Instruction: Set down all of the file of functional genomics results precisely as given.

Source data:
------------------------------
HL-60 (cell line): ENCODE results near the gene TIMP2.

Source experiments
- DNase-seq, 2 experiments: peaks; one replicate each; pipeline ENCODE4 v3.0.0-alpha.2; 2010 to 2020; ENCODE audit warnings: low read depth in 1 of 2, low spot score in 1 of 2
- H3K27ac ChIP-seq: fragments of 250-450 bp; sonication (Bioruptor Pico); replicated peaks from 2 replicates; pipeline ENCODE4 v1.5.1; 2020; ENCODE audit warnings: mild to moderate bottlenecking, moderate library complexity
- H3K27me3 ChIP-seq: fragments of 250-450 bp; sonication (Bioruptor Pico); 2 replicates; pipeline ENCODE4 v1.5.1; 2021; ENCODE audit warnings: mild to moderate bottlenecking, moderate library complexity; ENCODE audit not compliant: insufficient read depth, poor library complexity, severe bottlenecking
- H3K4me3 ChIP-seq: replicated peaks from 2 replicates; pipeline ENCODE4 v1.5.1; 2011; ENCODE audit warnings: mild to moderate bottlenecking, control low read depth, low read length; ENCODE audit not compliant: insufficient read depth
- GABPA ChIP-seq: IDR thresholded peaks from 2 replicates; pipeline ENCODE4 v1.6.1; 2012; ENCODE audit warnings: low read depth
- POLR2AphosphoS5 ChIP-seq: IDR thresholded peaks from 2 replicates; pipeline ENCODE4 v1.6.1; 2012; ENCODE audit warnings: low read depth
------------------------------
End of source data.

HL-60 (cell line): ENCODE results near the gene TIMP2.

Source experiments
- DNase-seq, 2 experiments: peaks; one replicate each; pipeline ENCODE4 v3.0.0-alpha.2; 2010 to 2020; ENCODE audit warnings: low read depth in 1 of 2, low spot score in 1 of 2
- H3K27ac ChIP-seq: fragments of 250-450 bp; sonication (Bioruptor Pico); replicated peaks from 2 replicates; pipeline ENCODE4 v1.5.1; 2020; ENCODE audit warnings: mild to moderate bottlenecking, moderate library complexity
- H3K27me3 ChIP-seq: fragments of 250-450 bp; sonication (Bioruptor Pico); 2 replicates; pipeline ENCODE4 v1.5.1; 2021; ENCODE audit warnings: mild to moderate bottlenecking, moderate library complexity; ENCODE audit not compliant: insufficient read depth, poor library complexity, severe bottlenecking
- H3K4me3 ChIP-seq: replicated peaks from 2 replicates; pipeline ENCODE4 v1.5.1; 2011; ENCODE audit warnings: mild to moderate bottlenecking, control low read depth, low read length; ENCODE audit not compliant: insufficient read depth
- GABPA ChIP-seq: IDR thresholded peaks from 2 replicates; pipeline ENCODE4 v1.6.1; 2012; ENCODE audit warnings: low read depth
- POLR2AphosphoS5 ChIP-seq: IDR thresholded peaks from 2 replicates; pipeline ENCODE4 v1.6.1; 2012; ENCODE audit warnings: low read depth